Are you obese and keep trying to convince yourself that you’re healthy despite your size and don’t need to lose weight?
“Our findings challenge the idea that all obese individuals need to lose weight,” says a study’s lead author, Jennifer Kuk, in the report.
Kuk concludes that staying at the same elevated body weight is better for one’s health than repeatedly trying to lose weight.
But what if an obese person permanently loses the harmful excess body fat?
Kuk’s premise assumes that the obese person engages “in a healthy lifestyle that includes physical activity and a balanced diet with plenty of fruits and vegetables.”
Many formerly obese people, who have succeeded in losing dangerous amounts of weight permanently, used to repeatedly gain and lose weight before finally nailing the problem.
They are healthier at their leaner weight than they were at their heavy weight — assuming that they have not adopted any harmful habits since losing weight such as smoking.
As a former personal trainer, I see a major flaw in Kuk’s study. She seems to assume that most obese people engage in structured aerobic exercise and strength training workouts and eat a lot of fruits and vegetables.
This is a walking-on-tightrope type of assumption to make.
In America, land of fast food, processed food, Dairy Queens and Dunkin Donuts, not to mention how easy it is to live here without hardly moving from a chair, it is way too easy to avoid regular exercise and eat a junk food diet.
Most people in America, regardless of their weight, do not engage in regular, structured cardiovascular exercise and strength training workouts.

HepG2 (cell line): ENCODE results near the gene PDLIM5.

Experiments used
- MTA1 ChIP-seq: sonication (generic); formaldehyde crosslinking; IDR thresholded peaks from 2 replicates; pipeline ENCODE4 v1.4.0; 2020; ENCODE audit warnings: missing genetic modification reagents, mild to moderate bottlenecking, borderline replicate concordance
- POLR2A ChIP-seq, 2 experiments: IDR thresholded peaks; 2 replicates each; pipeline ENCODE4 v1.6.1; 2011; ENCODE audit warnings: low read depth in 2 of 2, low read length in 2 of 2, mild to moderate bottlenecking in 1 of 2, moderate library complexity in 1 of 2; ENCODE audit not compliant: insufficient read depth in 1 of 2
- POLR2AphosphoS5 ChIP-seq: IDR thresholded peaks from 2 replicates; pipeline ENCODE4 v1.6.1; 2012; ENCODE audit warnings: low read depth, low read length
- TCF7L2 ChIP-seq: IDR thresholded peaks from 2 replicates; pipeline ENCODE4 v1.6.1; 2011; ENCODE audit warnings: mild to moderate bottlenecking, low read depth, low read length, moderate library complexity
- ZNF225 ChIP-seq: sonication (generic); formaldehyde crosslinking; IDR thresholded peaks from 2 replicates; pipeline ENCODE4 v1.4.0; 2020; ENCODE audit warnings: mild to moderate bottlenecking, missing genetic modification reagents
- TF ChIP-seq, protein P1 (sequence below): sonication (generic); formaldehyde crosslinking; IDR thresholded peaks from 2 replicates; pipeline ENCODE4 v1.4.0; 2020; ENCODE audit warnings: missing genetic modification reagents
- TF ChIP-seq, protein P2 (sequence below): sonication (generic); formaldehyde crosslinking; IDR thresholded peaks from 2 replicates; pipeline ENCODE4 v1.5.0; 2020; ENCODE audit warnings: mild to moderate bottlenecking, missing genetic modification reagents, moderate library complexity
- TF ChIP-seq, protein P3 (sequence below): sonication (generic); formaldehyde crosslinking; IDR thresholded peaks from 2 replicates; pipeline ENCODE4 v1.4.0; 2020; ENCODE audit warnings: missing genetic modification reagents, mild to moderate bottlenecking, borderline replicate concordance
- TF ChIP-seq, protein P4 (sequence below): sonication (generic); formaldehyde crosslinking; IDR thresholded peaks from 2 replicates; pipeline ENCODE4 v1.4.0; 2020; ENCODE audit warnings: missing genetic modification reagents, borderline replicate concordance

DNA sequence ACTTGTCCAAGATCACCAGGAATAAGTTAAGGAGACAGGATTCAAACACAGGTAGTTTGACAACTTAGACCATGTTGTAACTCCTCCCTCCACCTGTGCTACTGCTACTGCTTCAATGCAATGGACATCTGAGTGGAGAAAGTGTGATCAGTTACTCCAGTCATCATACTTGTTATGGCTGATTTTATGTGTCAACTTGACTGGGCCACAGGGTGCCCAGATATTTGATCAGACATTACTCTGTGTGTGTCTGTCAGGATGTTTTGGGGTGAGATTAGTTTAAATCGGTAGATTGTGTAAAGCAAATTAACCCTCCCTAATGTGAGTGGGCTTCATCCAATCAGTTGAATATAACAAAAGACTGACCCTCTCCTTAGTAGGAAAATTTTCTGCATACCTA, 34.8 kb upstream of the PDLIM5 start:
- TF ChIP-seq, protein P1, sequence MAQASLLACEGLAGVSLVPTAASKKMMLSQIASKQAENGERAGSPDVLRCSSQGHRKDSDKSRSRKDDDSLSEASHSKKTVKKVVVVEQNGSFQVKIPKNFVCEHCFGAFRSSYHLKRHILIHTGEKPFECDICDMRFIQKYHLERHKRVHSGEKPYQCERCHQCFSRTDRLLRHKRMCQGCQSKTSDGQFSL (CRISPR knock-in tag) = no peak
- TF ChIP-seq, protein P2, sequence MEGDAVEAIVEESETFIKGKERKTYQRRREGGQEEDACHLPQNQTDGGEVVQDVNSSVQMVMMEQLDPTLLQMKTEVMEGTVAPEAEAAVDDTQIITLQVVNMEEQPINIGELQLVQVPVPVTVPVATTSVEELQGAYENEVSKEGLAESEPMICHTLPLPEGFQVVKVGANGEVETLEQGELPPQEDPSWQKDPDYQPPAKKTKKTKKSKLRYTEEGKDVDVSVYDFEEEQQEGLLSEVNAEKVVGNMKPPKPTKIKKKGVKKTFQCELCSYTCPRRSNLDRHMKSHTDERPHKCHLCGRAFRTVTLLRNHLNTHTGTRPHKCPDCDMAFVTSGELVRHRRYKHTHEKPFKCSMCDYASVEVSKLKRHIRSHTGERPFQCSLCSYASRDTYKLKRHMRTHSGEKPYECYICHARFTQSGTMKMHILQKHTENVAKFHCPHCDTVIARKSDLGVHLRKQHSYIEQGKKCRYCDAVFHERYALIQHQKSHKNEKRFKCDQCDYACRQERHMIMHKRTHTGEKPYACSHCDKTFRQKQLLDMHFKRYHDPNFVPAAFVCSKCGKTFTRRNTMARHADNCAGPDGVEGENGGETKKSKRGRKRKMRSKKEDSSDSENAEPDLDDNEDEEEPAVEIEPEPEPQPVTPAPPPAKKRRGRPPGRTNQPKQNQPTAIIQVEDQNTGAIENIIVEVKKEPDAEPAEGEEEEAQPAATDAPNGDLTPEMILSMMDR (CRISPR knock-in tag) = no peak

The anecdotal evidence is present at any crowded venue (save for a fitness convention). Just look around.
You’ll see plenty of NON-overweight people who look as though they couldn’t dash up a flight of stairs without heaving for air or raise 30 pounds over their head to save their life.
Most people, thick and thin, subsist primarily on SAD: standard American diet — which is replete with heavily processed foods and short on fruits and whole vegetables.
And here is Kuk, of York’s School of Kinesiology & Health Science, Faculty of Health, painting an unrealistic portrait of obese people’s lifestyle habits.
But she’s correct in that obese (and thin) people will improve their health with exercise and more fruits and vegetables.
But this doesn’t mean that obese people don’t need to lose weight.
Exercise Is Always Good for Fat People
“I am not familiar with this study, but I agree that a fit overweight person can be healthier than a non-fit one, especially if they exercise regularly and make healthy dietary choices,” says Susan L. Besser, MD, with Mercy Medical Center, Baltimore, and Diplomate American Board of Obesity Medicine and board certified by the American Board of Family Medicine.
Overweight people who are “fit” from workouts should never compare themselves to thin people who don’t exercise.
What’s more logical is for the overweight person who exercises to compare himself or herself to their sedentary version of the same excess weight.
“That said, obesity is still a stressor on the body — including the joints,” continues Dr. Besser. “If you are carrying around a 50 pound sack of potatoes all the time, it will over time cause more stress on the joints and increase the wear and tear on the joints. Weight loss will reduce this stress and let your joints stay healthy longer.”
You Can’t Be Obese and Healthy
Jayne Doe weighs 220 pounds, does not smoke, eats a plant-based whole-foods diet, does an hour of cardio four times a week and an hour of strength training three times a week. Her cholesterol, blood pressure and blood sugar are normal.
Is she healthy? Well, she’s currently free of medical conditions that obesity can bring on.
And she’s leading a lifestyle that is extremely atypical for an obese person. Most obese people do not do what Jayne does.
But if Jayne safely got down to 150 pounds, she’d be a LOT healthier, fitter and faster, and MUCH LESS LIKELY to develop illnesses down the road for which obesity is a major risk factor!
Many obese people in their 30s and even 20s already suffer the destructive effects of excess body fat — in the form of knee and back pain, lack of stamina, non-symptomatic coronary artery disease, and prediabetes.